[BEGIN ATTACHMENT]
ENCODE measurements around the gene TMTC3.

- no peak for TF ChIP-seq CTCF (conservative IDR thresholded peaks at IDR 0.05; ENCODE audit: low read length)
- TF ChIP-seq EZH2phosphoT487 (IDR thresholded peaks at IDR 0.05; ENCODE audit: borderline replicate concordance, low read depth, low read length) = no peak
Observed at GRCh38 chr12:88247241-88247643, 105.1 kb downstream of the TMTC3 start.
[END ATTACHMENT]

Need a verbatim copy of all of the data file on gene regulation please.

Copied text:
ENCODE measurements around the gene TMTC3.

- no peak for TF ChIP-seq CTCF (conservative IDR thresholded peaks at IDR 0.05; ENCODE audit: low read length)
- TF ChIP-seq EZH2phosphoT487 (IDR thresholded peaks at IDR 0.05; ENCODE audit: borderline replicate concordance, low read depth, low read length) = no peak
Observed at GRCh38 chr12:88247241-88247643, 105.1 kb downstream of the TMTC3 start.